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Site Survey

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Building Index>>> Part 7


At this point I hope that you are aware of your requirements

  • Track Gauge
  • Maximum Gradient
  • Minimum Radius
  • Clearances
  • Track Formation

With these figures you now have the basis to form a design in your garden so you need a site plan.

One of the best tools for surveying is the eye. Carrying out a good visual survey is the most useful method of surveying - it can also be misleading. Without a visual horizon it is easy to get levels wrong. A large flat lawn can appear absolutely level and even walking over it could feel level but it could quite easily be on a slope which would make even big engines struggle.

Producing a Survey

Professional engineers nowadays will do this by establishing at least two known points with co-ordinates. Co-ordinates are denoted in three fields - Eastings, Northings and height. Then using a total station (an electronic instrument that measures angles and distances) they would take co-ordinate readings of identifiable objects such as building corners, road edgings, fence posts, boundary lines and spot levels.

From these coordinates the engineer is then able to draw on a computer a scale plan, complete with contour lines and points with heights. For our purpose I am assuming that the majority of us do not own or have access to a total station or theodolite and therefore need to carry out a survey using a more traditional method.

Chain Surveying

For our purposes and resources this is the simplest method of land surveying. Traditionally a measuring chain would be used. The two types of chain would be an engineers chain at 100' long with 12" links and a Gunters chain 66' long with 7.92" links. Incidentally, ten square gunters chains equals one acre.

A 30 or 50m tape measure will not cost too much and is a lot easier to use than an old chain. Other than the equipment the method used to carry out a land survey has not changed in centuries.

The basic principle is based around a triangle. Once the lengths of the three sides of a triangle are known it can be reproduced on paper at any desired scale using the simple instruments of a scale rule and a pair of compasses. For mapping out a garden you would position a triangle with one side as nearly parallel as you can get to a boundary or building. By measuring the triangle and the short offset distances from the lines the garden can easily be plotted. For most gardens more than one triangle would have to be used.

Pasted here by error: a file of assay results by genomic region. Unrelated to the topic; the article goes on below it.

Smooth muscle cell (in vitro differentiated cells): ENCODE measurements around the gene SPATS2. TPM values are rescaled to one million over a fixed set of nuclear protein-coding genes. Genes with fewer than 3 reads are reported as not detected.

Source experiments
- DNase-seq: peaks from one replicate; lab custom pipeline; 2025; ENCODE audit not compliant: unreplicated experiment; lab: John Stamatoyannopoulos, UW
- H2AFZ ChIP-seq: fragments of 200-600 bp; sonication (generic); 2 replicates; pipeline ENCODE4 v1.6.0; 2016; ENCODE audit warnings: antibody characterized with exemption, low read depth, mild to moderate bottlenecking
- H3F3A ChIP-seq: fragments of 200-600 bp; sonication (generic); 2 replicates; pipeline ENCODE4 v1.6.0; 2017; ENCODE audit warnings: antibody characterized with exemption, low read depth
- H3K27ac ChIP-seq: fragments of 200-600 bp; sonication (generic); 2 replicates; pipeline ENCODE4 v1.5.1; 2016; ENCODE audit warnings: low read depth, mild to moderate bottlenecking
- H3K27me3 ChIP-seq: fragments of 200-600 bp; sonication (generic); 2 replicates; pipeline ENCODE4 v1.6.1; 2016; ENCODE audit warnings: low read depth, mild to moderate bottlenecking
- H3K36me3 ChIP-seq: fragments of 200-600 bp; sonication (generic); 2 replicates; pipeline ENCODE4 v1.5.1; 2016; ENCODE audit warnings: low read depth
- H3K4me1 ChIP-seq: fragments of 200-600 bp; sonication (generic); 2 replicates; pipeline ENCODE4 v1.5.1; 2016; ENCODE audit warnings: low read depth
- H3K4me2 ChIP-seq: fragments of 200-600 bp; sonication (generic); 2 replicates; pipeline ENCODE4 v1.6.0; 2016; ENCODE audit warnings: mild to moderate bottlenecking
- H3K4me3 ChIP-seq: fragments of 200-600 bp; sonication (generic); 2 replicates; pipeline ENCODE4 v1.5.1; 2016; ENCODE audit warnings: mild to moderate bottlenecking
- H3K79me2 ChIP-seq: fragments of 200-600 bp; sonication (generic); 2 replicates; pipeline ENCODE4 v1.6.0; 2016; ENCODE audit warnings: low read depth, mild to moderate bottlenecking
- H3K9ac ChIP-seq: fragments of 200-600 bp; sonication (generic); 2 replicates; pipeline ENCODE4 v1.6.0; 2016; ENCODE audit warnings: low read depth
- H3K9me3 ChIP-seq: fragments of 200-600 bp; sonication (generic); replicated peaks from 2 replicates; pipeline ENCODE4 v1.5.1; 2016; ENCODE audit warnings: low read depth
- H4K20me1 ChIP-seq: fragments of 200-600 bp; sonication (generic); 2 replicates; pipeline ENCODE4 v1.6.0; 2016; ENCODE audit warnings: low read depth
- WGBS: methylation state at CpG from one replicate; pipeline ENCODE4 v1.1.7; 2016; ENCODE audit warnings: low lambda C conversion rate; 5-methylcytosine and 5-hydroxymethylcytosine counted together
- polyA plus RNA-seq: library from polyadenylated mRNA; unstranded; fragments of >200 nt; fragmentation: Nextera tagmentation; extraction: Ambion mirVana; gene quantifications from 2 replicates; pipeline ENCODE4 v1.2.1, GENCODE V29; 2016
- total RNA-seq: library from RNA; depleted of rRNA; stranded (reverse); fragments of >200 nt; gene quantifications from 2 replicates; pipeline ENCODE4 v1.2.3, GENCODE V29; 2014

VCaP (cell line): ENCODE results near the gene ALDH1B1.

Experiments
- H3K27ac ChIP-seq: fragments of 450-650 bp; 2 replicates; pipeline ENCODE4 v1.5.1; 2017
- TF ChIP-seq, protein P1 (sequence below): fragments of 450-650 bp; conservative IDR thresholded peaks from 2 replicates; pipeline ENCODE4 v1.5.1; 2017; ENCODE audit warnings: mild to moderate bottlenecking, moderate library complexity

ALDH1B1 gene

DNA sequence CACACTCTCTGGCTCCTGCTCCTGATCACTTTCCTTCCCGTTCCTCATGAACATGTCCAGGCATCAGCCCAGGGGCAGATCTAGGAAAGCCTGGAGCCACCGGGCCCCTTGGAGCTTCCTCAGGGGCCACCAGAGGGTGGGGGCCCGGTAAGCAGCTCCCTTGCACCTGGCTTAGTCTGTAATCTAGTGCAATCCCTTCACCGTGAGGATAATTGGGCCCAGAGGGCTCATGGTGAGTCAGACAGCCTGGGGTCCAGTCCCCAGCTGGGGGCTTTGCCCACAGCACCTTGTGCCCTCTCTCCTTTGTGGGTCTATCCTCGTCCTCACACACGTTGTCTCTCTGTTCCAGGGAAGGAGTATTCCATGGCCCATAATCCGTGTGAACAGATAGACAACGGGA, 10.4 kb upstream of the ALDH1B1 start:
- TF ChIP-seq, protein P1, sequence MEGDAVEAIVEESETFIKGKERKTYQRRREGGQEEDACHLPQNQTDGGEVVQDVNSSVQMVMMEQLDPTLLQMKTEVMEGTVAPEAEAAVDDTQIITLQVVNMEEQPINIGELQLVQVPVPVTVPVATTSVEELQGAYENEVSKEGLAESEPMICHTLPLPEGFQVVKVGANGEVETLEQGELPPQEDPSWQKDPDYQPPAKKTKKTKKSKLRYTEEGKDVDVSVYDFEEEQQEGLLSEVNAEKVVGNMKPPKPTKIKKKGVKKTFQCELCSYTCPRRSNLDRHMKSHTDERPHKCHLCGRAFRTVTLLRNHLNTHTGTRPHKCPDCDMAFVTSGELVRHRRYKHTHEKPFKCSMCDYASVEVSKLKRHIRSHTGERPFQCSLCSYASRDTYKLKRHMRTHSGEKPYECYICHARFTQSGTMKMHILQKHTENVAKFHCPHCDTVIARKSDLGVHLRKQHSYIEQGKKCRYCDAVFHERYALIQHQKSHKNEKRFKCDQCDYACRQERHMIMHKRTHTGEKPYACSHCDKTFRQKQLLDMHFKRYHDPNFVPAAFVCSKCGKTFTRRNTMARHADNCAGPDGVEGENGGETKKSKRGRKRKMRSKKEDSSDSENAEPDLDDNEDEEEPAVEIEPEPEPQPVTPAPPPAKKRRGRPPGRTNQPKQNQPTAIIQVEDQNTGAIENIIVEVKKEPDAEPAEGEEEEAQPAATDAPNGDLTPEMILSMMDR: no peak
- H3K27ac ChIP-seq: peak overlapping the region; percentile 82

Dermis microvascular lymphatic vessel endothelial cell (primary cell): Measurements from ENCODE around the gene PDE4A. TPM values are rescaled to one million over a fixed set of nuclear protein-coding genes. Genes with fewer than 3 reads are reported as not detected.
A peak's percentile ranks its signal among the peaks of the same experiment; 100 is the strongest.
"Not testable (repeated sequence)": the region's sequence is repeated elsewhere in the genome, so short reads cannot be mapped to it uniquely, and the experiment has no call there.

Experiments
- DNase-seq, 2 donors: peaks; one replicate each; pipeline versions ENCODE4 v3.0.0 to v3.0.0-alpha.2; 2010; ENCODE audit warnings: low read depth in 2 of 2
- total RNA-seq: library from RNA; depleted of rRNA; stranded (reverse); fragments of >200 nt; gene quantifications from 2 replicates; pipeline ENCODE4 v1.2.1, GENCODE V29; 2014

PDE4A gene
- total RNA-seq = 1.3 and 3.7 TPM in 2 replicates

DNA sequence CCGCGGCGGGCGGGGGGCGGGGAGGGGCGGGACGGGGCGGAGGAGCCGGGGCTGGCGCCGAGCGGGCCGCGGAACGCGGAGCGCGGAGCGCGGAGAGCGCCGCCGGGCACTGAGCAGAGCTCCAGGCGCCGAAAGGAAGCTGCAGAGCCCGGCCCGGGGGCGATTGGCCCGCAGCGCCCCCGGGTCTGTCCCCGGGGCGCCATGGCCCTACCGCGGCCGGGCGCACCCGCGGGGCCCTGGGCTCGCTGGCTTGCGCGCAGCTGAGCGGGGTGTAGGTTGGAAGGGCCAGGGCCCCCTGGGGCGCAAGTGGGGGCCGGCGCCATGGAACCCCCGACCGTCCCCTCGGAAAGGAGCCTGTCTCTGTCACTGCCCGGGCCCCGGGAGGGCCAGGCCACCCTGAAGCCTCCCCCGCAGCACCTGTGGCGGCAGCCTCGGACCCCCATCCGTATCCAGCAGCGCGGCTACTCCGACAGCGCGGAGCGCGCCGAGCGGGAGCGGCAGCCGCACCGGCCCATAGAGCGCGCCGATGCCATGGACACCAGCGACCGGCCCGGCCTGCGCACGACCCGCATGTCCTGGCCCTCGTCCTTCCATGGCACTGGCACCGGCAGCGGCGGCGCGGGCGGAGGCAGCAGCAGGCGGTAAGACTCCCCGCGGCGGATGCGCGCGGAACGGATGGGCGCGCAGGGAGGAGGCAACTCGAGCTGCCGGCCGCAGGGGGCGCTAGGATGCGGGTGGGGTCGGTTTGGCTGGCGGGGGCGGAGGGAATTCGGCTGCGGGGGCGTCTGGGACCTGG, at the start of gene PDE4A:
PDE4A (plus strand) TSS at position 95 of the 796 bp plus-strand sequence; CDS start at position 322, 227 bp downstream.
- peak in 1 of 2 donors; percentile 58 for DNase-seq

After 10 years - still a temporary sketch

The offset distance is the distance from one of the lines to any given object. This is measured at a right angle to the line using a tape measure. The right angle is judged by eye and therefore should only be used for shorter distances usually the length of a pocket tape measure is enough.
If you do need to measure a further distance a right angle can by found by using a 3 4 5 triangle.

A triangle with sides of 3 4 5 will have a right angle on the intersection between the lines 3 and 4. Therefore if you measured 800mm along the off set line, 600mm along the measure line then hold a measure out from this point with 1000mm length were the two intersect will give you a right angle.

For our purposes the easiest and clearest method for recording the readings is to draw a quick sketch of the whole area to be surveyed. The triangles used can be roughly drawn and the lengths of their sides written on. The offset readings can also be written on complete with a sketch or note of where it is taken from.

Although it will look nice a complete and detailed sketch of the garden, it is not really necessary. Only the objects which may affect the proposed railway need to be accurately plotted. Items such as trees and paths which are some way away from any potential construction can be drawn with a bit of guess work and free hand sketching. If there is the slightest chance you may extend into these areas then take that little extra time while you have the equipment.

Drawing Your Plan

In drawing your plan you first need to choose a scale which will fit on the page. Once you have done this start plotting the main triangles using a pair of compasses and a scale rules. By using the measurements from your sketch you should start to see the outline of your garden start to take shape.

Further details can then be drawn in by free hand. If, for example you took measurements of a path at 1m intervals, you can draw in the path to some degree of accuracy by simply drawing a free hand line which dissects your plotted points.

Once all the details are completed rub out all the triangle and offset lines and ink over all the details which you want to keep. At this stage it is worth making several photocopies which you can then work from. Using the scale ruler and a pair of compasses any proposed route can be simply plotted on to the plan.

This only produces a dimensional plan and does not take into account of levels. If you have a garden with a steep slope measurements should be taken by holding the tape measure level. Where there are large steps a pole can be used to mark the end of one tape and the start of the next.

As in the above diagram, if you measured the direct line from A-B you would not get the horizontal distance of 50m but instead 50.249m - an error of 249mm enough to throw out the best laid plans.
Ground levels are also a large influencing factor on design and a proper level survey needs to be carried out.

Next Stage - Level Survey

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